American Fable is ambitious, maybe too much so sometimes, but there's an intense pleasure in the boldness of the film's style.
"Are there ever movies you just hate the idea of going to see?'' Yes, I say, there are--but sometimes I'm surprised. It happened again the other night. I dragged myself down to a multiplex to attend a sneak preview of a movie named "Air Bud.'' I had seen the trailer, and knew it was about a dog who could play basketball. I was not impatient to see this movie.
I began to have stirrings of hope in the opening scenes, which involved an obnoxious and possibly drunken clown making a fool of himself at a children's party. His act was called "Clown and a Hound,'' and the dog seemed smarter and nicer than its master, and probably smelled better.
On the highway, the dog's cage bounces out of the clown's pickup, and through a series of adventures the dog makes friends with the young hero of the movie, Josh (Kevin Zegers). Josh has just moved to a small town with his mother (Wendy Makkena) and kid sister. (His father, a test pilot, has been killed in a crash, following the ancient Disney tradition that one dead parent is nice, and an orphan for a hero is best of all).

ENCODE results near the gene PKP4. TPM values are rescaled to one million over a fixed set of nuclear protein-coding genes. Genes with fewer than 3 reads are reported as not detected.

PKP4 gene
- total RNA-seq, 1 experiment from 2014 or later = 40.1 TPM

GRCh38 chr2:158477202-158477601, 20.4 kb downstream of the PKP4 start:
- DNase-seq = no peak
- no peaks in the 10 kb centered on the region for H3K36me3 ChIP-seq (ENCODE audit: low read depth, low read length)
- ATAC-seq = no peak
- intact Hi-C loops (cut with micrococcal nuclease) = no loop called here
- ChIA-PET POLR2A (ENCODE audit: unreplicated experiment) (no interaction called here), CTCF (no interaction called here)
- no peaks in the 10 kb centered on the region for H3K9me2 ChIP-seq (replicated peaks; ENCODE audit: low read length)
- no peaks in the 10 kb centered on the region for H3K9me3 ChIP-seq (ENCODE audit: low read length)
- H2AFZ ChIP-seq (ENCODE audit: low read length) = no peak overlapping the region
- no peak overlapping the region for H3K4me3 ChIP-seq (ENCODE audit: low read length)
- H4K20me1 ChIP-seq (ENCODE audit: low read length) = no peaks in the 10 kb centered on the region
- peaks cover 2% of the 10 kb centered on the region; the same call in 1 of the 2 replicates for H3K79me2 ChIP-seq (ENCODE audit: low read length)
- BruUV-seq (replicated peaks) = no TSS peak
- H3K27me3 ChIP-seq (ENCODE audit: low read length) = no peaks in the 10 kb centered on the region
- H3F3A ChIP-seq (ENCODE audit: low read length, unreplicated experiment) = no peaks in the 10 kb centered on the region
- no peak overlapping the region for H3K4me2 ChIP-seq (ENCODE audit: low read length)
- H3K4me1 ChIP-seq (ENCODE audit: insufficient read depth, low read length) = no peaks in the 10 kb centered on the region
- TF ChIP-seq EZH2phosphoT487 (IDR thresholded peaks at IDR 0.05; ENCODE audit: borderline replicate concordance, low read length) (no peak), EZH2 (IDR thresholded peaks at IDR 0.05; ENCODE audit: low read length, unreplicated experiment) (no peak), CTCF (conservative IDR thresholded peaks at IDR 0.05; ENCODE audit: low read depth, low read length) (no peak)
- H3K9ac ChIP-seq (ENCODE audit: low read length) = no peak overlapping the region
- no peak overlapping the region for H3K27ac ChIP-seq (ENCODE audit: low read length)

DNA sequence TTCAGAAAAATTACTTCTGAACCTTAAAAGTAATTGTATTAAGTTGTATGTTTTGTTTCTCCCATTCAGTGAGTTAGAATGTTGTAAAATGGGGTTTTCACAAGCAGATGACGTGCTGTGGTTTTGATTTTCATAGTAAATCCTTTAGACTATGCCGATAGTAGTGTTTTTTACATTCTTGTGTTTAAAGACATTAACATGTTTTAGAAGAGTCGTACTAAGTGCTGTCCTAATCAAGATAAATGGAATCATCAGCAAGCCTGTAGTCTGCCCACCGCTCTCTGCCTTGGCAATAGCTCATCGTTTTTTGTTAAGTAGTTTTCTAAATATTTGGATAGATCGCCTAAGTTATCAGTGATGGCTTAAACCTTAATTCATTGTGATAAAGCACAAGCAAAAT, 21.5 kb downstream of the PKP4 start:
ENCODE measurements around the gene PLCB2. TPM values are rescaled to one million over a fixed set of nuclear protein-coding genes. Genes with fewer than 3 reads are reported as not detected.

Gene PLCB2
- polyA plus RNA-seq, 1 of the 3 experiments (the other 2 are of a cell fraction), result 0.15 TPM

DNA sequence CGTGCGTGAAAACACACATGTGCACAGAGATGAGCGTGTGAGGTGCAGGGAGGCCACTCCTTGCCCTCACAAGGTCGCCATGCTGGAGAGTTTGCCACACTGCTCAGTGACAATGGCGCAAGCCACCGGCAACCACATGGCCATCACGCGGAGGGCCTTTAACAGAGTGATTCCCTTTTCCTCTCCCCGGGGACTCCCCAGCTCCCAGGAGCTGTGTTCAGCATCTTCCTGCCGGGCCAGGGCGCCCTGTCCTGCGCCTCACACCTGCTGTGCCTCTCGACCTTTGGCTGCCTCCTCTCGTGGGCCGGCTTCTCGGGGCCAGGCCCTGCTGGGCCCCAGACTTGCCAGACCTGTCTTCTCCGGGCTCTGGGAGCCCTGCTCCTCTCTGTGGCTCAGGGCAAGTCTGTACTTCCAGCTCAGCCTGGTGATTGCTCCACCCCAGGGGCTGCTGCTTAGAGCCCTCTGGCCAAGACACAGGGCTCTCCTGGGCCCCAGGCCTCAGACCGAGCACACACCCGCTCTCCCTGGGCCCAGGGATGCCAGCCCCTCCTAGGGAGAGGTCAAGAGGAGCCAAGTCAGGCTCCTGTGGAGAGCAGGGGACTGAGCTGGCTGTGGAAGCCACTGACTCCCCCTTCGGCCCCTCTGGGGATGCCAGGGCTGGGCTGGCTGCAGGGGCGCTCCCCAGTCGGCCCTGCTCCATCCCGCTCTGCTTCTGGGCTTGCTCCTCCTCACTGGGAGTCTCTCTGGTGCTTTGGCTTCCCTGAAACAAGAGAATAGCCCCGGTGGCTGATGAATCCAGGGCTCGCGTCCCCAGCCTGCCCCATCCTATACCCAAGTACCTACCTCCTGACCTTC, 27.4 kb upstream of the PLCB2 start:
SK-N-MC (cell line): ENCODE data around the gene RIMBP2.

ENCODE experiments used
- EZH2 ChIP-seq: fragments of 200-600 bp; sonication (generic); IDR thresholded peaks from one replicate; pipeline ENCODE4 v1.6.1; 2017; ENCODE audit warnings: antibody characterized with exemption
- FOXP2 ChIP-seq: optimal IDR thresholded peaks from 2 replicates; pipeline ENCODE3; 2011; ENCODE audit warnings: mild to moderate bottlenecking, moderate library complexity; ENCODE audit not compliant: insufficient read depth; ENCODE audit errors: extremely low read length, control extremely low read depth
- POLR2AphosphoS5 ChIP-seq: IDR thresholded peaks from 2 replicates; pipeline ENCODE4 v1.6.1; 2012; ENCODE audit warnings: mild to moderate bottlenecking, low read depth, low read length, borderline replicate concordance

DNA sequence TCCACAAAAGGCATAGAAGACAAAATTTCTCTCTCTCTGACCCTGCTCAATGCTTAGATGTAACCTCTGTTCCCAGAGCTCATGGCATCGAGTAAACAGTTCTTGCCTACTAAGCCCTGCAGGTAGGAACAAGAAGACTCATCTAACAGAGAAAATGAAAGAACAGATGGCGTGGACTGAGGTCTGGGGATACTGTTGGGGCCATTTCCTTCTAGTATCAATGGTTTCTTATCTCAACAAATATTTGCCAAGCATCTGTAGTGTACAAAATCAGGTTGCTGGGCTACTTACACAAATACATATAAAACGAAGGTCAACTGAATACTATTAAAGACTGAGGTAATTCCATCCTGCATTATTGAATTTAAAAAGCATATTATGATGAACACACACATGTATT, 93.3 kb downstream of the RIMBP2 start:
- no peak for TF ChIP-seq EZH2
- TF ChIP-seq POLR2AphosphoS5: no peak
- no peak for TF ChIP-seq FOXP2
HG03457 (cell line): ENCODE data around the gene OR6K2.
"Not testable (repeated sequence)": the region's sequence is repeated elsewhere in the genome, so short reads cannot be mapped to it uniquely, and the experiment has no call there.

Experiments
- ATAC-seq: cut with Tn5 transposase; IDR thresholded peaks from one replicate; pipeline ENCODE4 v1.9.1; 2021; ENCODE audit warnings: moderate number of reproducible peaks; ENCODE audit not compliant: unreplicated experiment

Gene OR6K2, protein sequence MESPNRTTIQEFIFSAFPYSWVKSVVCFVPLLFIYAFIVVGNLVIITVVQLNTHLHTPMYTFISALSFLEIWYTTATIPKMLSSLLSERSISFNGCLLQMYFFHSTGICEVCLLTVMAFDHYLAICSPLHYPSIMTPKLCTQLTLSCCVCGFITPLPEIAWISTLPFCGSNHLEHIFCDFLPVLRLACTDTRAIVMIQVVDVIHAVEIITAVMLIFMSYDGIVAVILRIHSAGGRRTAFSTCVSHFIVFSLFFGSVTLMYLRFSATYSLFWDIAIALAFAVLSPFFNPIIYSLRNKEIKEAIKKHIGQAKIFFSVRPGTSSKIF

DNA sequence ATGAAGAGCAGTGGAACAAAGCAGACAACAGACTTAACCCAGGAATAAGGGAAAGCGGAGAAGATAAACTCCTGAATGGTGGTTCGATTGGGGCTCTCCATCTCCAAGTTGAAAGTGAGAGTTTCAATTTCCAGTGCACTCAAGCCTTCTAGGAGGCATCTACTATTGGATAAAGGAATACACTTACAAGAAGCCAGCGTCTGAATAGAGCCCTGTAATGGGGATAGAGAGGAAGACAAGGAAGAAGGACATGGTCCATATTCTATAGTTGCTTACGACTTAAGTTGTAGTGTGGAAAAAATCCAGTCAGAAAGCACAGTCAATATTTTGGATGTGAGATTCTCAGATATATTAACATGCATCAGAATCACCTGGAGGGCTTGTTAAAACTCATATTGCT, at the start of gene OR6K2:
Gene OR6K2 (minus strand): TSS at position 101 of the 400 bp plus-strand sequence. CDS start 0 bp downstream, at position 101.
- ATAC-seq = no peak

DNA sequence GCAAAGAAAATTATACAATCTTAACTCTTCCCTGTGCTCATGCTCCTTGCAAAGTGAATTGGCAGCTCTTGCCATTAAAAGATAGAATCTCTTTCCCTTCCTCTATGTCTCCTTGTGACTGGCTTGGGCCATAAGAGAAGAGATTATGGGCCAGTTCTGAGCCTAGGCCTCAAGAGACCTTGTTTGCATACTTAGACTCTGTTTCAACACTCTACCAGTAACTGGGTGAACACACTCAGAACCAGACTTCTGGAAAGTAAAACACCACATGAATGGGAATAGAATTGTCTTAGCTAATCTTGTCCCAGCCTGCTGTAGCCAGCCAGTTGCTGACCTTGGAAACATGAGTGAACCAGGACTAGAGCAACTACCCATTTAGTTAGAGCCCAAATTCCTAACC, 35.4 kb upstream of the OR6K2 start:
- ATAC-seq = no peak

Josh is lonely and depressed in the new town, and is an outcast at the junior high school, although eventually he gets to be the "manager'' of the basketball team. Could he be a player? He lacks the confidence to try out, although he practices for long hours in an abandoned court he's discovered behind an old church. (The church's notice board carries the ominous legend, "eek an ye shal fin.'') Josh names the dog Buddy. This is some dog. It has the ability to enter Josh's second-floor bedroom by jumping on a car, climbing a rose trellis, walking across the roof, and jumping in the window. And on the basketball court it turns out to be a star. Pass Buddy the ball, and it can bounce it with its nose and make a basket (it doesn't miss once in the entire movie).